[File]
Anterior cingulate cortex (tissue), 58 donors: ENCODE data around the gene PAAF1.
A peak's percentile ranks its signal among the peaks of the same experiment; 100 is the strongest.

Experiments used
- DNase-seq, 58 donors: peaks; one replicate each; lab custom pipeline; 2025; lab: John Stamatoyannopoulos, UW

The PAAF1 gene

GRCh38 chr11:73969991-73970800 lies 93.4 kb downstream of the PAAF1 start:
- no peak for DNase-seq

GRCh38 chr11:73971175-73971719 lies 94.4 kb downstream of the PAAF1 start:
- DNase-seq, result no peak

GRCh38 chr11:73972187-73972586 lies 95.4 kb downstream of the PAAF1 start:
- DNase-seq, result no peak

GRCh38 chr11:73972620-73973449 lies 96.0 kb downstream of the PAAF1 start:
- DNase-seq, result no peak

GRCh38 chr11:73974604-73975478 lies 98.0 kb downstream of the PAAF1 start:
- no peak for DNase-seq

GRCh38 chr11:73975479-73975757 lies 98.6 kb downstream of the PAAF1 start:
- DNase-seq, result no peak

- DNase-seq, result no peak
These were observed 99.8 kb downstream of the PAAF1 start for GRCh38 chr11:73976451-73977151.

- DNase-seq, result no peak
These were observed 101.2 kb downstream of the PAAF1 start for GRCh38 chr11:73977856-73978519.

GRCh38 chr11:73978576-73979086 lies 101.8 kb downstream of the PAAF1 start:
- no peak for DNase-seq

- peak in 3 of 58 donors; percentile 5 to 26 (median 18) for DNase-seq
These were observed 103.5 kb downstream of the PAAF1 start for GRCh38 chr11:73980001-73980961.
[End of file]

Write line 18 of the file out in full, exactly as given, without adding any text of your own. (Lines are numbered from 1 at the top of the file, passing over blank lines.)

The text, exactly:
- DNase-seq, result no peak